More to the point, and to return to my original argument, even when we are purportedly watching one character’s flashback the visual language does not appear to do a great deal to assert throughout the flashback that this is the case. These scenes often use regular shot/reverse-shot patterns and other elements of the Hollywood continuity system (along with many very innovative visual techniques) that help to maintain Bordwell’s “omnipresence of classical narration.”


Initially I perceived this to be a failure of the film to live up to its apparently intended fractured narrative style, but closer analysis of some of these scenes has left me uncertain as to whether I was being too hasty and overly simplistic in this matter. Indeed the first flashback of the film is ambiguous even as to who rightly “owns” it. As Thompson reads from the now-dead Thatcher’s journal we see the scene of Thatcher taking the young Kane from his childhood home. This is certainly Thatcher’s story, but should we assume that the visuals are as much Thompson’s, since he is the one reading and so visualising the scene? Clearly we have here a metaphor for the relationship between writer and director, with the director applying the “vision.” (As well as Welles’ ultimate fantasy, that the writer could turn out the perfect script but be dead so not want to bother with taking any credit: no wonder Welles did so many adaptations!)

As this first flashback progresses there are various signs that suggest that the power in the scene is in the hands of neither Thatcher nor Thompson, but is rather being signed over to the young Kane himself as the owner of the scene (and not only an enormous wealth.) First example: a shot in which the camera appears to be showing Kane in the snow from the outside turns out to be shot from the inside as the camera tracks back to reveal Kane’s mother at the window.

vlcsnap-13535051.pngKane From Windowvlcsnap-1353532.png

The same track backwards shows Mrs Kane face on (a rare example of a plain face-on image in the film) and follows her fairly long walk through the front room into the kitchen. To me this image can be considered emblematic of Kane’s fantasy image of his mother: it presents both the household as warm in comparison with the snow outside and a vaguely fetishistic steady image of his mother. Kane’s mother is nevertheless visibly moving away from Kane himself, who we continue to see in the background of the shot, suggesting the irreplaceable loss that Kane will always feel. The young Kane being stuck outside this house is surely suggestive both of the older Kane likewise forever outside of his fantasy of his past (seen in the paperweight that he keeps) and of the falsity of this fantasy since even the young Kane was never actually in symbiosis with his mother and the family house.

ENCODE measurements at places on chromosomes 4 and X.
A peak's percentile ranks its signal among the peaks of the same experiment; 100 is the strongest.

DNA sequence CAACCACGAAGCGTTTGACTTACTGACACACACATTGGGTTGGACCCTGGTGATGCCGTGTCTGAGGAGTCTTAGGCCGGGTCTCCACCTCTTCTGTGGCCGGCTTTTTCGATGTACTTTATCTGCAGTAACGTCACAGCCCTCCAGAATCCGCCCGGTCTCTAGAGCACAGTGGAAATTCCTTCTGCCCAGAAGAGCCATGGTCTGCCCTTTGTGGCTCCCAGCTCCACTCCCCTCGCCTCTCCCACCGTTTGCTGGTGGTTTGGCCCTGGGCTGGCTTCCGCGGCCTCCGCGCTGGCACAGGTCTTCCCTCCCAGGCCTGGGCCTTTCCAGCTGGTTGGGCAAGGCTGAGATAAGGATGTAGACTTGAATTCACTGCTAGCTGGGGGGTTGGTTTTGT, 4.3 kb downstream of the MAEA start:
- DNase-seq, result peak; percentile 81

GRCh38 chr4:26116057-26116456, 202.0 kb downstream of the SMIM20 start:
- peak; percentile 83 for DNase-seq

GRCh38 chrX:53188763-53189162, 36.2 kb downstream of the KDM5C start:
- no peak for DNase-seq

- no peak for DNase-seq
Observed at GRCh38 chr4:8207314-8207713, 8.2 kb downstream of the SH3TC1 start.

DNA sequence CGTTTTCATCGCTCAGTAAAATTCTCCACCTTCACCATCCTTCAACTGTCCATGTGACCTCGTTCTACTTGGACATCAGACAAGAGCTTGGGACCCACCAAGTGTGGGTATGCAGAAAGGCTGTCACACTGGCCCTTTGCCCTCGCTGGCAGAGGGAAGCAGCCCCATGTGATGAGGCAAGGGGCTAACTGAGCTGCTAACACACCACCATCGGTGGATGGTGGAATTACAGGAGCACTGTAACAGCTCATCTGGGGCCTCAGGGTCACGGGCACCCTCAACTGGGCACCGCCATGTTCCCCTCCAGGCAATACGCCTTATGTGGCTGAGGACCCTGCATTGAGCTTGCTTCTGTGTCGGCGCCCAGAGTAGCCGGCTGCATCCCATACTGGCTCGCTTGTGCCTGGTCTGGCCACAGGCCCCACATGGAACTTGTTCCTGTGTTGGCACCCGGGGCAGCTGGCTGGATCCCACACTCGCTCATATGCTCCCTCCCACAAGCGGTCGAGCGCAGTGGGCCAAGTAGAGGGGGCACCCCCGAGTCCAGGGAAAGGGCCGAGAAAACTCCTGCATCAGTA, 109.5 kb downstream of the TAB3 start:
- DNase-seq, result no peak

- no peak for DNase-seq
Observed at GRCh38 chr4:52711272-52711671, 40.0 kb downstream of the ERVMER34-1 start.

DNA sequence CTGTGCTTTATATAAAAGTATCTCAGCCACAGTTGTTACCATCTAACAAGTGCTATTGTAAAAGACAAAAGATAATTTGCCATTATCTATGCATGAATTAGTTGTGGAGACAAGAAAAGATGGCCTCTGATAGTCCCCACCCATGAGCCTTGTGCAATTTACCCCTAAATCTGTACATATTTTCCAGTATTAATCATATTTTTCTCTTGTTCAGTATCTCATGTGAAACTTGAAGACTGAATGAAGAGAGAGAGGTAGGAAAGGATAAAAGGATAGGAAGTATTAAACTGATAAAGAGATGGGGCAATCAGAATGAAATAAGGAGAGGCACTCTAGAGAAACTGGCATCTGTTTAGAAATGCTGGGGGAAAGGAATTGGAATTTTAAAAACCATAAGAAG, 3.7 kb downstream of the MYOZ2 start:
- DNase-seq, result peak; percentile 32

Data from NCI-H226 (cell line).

Second example: this deep-focus image as Kane’s mother and Thatcher discuss Kane’s future places Kane dead in the centre in the background of the image.Third example: a careful composition shot near the end of the scene presents Thatcher telling Kane what a lucky boy he is to be adventuring to the city, while his parents watch on. Very quickly, however, the viewer’s attention is drawn away from Thatcher to young Kane’s intensely angry stare up at Thatcher.


Kane dominates the viewer’s attention just as he will throughout the story. As Kane attacks Thatcher with his sled it appears as if his destruction of this careful composition foreshadows Kane’s future destructive and even self-destructive fate. (Self-destructive since Kane parallels with Welles destroying his own composition here.)Fourth example: As Kane’s mother makes it clear that Kane’s father would like to beat him, Kane re-directs his angry glare towards his father. Everything anti-authoritarian to come from Kane seems to be implied here.


Far from the notion of Kane’s identity as mysteriously absent and primarily refracted through other people’s perspectives in this scene Kane has immense control, even over other people’s flashbacks, just as he takes so much control within the film’s plot. Paradoxically it may even be the case that the script’s technique of purporting to tell the story from multiple points-of-view actually pushes Welles’ film closer than the usual Hollywood movie towards that rarer form that Bordwell notes – of a film restricted primarily to one character’s perspective. Citizen Kane is a film at least as much about power, in terms of form as well as content, as it is about mystery and the absence of objective truth. Without wanting to overstate the case, with this reading a person could argue that the film’s centre sits squarely with Kane himself: as the locus around which power relations play out, not only in the film’s plot but also in its style. I am certain, however, that Citizen Kane is about many things beside this that I haven’t been able to touch on here. I also feel sure that this perspective would benefit from being considered alongside other perspectives on the film.

Ben Dooley.


July 2020